Post-Chernobyl disaster sheep controls lifted on last UK farms

Sheep on Cumbrian fell Affected farmers were compensated for the cost of monitoring the sheep

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Restrictions covering sheep movements after the Chernobyl nuclear disaster have finally been lifted from all farms in England and Wales after 26 years.

After the 1986 disaster, the Food Standards Agency (FSA) placed controls on 9,800 UK farms, but these were gradually removed.

The final eight in Cumbria and the last 327 in Wales are now free of them.

Adam Briggs, from the NFU, said it meant an end to the "sorry situation" of the Chernobyl legacy.

As a result of the explosion, radioactive particles became locked in upland peat and accumulated in grazing sheep.

'Eat with confidence'

Under the "mark and release" restrictions, the animals had to be tested for levels of Caesium-137 prior to being moved down from the fells for sales.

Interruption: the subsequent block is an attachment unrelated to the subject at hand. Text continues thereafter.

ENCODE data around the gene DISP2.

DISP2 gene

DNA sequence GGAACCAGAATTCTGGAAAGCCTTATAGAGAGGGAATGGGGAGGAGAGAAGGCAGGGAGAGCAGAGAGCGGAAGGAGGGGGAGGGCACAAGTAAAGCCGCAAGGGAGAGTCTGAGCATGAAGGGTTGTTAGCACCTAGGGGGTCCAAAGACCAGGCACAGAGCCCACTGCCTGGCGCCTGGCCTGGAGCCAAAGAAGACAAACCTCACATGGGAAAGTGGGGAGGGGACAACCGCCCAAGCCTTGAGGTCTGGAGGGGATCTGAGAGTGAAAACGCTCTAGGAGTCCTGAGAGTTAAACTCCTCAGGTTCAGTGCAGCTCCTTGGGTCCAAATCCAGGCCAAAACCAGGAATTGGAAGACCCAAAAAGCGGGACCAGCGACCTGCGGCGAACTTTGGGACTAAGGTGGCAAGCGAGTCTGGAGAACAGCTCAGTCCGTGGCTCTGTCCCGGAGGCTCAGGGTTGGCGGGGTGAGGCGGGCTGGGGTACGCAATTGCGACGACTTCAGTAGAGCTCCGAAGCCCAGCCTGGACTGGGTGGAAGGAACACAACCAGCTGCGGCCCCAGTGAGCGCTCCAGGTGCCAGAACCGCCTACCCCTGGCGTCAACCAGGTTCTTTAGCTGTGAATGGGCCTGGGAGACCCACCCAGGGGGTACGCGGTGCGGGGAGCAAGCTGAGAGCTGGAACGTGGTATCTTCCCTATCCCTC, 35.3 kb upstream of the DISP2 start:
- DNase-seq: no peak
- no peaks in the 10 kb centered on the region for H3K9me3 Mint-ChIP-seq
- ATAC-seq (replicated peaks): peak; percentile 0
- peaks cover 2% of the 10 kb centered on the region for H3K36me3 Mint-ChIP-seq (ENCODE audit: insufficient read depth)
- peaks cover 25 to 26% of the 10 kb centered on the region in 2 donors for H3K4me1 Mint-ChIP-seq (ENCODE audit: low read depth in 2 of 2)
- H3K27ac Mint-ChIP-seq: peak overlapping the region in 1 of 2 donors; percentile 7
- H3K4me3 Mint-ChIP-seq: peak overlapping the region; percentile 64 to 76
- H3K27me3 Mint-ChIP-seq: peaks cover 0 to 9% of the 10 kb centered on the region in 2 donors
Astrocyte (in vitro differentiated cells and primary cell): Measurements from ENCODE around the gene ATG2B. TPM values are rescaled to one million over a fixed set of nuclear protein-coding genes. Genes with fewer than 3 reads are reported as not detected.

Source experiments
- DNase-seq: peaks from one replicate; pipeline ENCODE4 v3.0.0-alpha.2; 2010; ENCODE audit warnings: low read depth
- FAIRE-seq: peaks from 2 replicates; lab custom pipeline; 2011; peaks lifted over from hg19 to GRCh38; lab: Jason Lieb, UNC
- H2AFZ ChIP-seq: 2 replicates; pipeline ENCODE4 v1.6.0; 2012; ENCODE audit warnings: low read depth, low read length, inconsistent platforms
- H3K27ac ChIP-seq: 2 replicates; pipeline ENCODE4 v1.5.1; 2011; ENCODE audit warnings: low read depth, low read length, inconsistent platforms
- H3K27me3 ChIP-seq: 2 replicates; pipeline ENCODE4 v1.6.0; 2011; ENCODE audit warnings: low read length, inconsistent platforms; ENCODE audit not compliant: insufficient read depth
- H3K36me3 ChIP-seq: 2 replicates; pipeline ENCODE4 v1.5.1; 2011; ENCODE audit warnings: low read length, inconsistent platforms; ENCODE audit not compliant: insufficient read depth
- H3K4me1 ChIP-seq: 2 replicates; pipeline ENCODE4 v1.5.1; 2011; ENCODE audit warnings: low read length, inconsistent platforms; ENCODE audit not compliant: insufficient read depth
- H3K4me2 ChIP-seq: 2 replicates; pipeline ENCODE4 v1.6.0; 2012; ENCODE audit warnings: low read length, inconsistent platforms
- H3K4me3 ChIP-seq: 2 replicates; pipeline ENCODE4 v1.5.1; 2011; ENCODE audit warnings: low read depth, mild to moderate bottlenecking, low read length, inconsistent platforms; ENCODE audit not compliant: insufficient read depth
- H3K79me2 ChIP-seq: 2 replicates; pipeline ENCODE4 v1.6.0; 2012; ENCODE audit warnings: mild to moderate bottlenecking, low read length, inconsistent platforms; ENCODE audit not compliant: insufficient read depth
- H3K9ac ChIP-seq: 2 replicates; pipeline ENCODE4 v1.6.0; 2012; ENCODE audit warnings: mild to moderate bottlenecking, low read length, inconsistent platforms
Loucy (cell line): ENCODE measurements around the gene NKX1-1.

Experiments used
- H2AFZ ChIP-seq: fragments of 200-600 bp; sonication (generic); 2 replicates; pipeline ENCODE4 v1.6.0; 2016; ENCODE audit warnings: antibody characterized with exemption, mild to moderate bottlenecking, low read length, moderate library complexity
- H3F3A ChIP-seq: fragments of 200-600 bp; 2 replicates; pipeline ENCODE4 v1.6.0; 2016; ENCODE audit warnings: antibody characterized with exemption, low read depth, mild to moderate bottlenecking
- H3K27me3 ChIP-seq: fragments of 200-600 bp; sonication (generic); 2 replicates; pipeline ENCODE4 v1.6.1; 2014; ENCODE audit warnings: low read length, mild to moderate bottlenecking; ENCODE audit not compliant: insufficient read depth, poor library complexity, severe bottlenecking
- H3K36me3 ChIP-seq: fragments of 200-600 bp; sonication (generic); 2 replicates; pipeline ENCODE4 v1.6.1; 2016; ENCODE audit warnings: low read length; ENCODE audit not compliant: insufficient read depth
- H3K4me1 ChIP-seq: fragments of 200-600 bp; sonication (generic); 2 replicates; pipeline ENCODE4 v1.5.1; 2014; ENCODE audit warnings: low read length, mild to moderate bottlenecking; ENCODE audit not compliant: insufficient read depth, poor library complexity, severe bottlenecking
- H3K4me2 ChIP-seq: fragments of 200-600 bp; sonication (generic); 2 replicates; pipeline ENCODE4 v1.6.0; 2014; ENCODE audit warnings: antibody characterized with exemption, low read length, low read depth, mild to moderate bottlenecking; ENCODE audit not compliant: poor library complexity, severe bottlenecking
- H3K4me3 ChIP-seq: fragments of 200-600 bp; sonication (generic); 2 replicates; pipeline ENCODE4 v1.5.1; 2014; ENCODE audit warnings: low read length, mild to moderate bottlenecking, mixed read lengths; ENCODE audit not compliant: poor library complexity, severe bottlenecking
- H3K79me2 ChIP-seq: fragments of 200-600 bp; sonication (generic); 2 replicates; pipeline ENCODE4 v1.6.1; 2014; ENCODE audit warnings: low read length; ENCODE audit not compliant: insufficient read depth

Farmers were paid £1.30 per animal, to compensate for the cost of holding them before monitoring.

The controls were lifted in Northern Ireland in 2000 and in Scotland in 2010.

Adam Briggs, policy advisor for the NFU in the North West, said: "I've spoken to a number of farmers in the area and they are all very happy with the decision.

"It gives them a bit of flexibility of when they can market the stock.

"The main thing is that research shows the meat is safe.

"People can now eat Cumbrian lamb with confidence."

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